Q: I'm doing a class project. Does it have to be reviewed by the IRB?
A: Class project that involve human participants and systematic research methods,
but present no more than minimal risk and do not result in generalizable research
are not typically considered human subjects research. Frequently, faculty develop
course-related activities or students propose independent research projects that are
designed to provide opportunities to practice research methods (e.g., interview, observation
and survey techniques; data analysis; research design). If such projects are limited
in scope, present no more than minimal risk to participants, and do not lead to generalizable
results, they do not require human subjects review. However, regardless of whether
the IRB reviews research for a class project, it is expected that any research conducted
by students, faculty, or staff will uphold the same ethical treatment of research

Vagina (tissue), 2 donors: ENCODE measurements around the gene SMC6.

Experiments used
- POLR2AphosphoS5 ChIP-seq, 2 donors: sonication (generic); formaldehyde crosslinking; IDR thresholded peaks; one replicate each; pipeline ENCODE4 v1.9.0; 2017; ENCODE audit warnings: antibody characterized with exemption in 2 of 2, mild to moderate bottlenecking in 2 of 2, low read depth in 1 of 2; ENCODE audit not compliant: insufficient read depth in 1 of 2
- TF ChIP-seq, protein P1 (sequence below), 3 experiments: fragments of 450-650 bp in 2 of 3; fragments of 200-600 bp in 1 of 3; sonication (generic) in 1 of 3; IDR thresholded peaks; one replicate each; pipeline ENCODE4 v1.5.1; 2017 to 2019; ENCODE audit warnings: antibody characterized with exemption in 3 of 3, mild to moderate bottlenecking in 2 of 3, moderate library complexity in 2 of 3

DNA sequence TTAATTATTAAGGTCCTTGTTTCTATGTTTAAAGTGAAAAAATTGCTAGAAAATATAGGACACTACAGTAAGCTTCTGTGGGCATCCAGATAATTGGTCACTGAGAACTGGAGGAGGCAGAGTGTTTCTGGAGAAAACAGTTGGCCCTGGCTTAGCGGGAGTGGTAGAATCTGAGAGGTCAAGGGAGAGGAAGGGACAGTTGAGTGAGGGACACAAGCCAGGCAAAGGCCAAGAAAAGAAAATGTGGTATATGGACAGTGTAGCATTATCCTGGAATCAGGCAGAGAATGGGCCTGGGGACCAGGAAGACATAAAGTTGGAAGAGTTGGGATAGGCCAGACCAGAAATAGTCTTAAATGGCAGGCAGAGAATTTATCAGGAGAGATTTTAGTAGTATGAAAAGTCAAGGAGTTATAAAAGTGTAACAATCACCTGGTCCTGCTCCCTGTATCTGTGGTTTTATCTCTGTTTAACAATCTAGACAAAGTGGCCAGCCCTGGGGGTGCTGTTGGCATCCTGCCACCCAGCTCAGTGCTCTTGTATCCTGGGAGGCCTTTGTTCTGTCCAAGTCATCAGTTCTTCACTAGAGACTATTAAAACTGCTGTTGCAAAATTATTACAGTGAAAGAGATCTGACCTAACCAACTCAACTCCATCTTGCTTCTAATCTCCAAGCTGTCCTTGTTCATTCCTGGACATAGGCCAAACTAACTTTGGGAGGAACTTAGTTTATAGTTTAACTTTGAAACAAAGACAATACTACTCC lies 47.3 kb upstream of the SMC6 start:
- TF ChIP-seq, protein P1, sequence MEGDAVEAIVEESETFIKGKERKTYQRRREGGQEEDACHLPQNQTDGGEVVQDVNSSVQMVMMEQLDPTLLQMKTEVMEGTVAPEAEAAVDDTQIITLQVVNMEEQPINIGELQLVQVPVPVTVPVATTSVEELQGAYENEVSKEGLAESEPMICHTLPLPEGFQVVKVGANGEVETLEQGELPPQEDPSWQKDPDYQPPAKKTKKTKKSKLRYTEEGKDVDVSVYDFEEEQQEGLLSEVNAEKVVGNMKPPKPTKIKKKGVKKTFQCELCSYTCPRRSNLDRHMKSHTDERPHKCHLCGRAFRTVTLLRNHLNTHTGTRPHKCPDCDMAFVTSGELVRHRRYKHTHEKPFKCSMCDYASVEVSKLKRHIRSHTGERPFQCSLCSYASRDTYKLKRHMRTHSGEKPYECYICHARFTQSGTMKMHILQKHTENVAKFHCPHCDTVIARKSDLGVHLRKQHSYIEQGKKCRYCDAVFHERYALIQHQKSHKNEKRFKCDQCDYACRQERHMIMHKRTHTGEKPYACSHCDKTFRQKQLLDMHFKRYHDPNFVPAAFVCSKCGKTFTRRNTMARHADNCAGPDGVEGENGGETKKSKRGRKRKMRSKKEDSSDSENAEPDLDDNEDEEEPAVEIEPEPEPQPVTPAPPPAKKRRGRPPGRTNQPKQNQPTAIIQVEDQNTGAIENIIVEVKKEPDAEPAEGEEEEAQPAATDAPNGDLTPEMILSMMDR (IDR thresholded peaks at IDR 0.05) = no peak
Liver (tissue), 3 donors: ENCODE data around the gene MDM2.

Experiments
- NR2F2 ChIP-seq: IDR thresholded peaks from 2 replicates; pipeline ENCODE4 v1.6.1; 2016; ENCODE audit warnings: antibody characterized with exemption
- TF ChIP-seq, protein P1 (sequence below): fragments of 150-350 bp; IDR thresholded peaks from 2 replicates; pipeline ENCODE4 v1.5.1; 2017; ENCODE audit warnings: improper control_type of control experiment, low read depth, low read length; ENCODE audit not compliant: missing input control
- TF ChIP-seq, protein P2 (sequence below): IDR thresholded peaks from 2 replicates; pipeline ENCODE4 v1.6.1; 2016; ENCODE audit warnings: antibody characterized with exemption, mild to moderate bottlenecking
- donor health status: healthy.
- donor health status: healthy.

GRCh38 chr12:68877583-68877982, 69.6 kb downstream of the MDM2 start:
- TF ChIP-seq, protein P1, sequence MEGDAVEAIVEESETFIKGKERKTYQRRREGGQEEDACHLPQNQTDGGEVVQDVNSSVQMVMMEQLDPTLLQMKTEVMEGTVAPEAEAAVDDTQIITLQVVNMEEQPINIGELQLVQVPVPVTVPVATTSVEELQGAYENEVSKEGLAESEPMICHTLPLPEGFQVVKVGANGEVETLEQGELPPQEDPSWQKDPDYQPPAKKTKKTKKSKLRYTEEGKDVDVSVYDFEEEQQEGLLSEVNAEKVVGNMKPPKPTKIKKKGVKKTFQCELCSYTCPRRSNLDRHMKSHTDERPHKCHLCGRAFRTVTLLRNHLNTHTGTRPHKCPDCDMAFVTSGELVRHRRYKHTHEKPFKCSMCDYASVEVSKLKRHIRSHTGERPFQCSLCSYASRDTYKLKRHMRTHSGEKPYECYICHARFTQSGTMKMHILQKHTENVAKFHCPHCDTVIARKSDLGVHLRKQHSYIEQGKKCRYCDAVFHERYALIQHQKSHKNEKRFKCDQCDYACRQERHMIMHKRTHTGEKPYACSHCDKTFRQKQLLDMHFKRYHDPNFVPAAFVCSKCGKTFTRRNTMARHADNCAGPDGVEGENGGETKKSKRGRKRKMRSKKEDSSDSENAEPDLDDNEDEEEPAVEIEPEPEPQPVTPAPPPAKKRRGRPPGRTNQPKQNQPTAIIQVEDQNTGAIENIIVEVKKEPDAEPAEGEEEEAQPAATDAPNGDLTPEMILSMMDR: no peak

participants as projects that are reviewed by the IRB.
Q: Do projects that are presented at the Academic Festival have to be reviewed by the IRB?
A: Only if the findings of those projects meet the criteria addressed in the question above. If you plan to publish your findings in a scholarly journal or present them to a professional conference, then your project needs to be reviewed by the IRB.
Q: Does secondary analysis of an existing data set gathered for another purpose require a new research project for review?
A: Yes - if the existing data set includes identifiable data AND private information about a living individual. Secondary analysis of existing data may include the review of medical records, student records, data collected from previous studies, audio/video recordings, etc. that were initially collected for another purpose.